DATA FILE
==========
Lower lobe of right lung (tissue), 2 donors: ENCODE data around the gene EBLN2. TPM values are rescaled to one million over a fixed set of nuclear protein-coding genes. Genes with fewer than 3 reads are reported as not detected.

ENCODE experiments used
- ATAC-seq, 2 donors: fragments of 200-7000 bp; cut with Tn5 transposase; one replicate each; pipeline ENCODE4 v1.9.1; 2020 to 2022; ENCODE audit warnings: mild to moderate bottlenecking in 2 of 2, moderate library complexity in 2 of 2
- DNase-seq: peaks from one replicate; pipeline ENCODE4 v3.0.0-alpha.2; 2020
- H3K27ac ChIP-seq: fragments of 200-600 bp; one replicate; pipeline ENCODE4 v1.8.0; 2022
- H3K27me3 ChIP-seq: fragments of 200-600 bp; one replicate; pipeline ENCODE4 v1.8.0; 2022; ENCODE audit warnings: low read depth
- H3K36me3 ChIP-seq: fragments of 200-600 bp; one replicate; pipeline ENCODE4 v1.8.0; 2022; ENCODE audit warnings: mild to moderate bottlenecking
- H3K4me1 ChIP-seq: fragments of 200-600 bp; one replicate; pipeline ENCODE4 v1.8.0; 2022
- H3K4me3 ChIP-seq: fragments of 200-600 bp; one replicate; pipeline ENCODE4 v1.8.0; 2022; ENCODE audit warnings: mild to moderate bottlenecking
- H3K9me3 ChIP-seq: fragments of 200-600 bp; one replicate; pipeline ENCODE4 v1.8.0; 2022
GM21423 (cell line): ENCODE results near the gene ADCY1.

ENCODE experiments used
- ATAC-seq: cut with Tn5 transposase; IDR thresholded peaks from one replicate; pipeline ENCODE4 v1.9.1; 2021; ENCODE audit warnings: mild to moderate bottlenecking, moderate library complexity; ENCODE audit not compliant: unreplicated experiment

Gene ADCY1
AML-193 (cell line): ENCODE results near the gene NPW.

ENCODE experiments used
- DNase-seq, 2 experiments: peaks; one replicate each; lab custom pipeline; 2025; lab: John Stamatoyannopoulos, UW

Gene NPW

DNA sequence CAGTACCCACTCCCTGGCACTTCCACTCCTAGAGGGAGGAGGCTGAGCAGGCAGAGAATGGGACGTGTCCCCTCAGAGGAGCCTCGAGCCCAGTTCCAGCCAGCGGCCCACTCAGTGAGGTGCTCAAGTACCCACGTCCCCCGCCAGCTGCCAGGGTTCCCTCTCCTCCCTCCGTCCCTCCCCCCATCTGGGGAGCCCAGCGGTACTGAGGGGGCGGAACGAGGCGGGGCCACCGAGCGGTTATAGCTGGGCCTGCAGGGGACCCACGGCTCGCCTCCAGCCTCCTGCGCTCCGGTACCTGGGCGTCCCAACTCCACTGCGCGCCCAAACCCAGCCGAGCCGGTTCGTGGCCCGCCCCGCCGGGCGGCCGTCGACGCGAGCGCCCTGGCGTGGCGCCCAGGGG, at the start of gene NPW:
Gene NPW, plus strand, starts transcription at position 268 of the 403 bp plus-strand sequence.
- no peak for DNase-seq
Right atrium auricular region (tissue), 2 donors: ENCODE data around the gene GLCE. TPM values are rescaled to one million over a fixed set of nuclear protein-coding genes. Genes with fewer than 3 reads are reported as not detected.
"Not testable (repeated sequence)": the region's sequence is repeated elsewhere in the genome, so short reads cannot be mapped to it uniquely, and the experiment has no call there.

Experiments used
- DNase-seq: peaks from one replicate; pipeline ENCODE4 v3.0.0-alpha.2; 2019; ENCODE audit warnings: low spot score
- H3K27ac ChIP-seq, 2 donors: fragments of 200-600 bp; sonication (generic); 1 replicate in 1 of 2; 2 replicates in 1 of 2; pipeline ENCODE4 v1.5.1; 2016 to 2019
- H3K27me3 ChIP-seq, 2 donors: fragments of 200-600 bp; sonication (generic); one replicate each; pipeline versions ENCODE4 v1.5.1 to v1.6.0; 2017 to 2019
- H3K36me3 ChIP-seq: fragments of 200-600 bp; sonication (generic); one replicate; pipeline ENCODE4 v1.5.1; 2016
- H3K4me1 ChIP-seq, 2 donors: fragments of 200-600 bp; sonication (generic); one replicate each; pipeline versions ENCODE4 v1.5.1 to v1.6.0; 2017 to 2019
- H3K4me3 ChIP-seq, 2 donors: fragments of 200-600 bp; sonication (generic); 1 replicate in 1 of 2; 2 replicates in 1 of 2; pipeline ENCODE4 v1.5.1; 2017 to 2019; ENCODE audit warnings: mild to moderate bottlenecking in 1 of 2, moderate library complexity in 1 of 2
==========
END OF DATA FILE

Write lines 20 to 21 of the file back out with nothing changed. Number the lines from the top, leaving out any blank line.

Gene NPW, plus strand, starts transcription at position 268 of the 403 bp plus-strand sequence.
- no peak for DNase-seq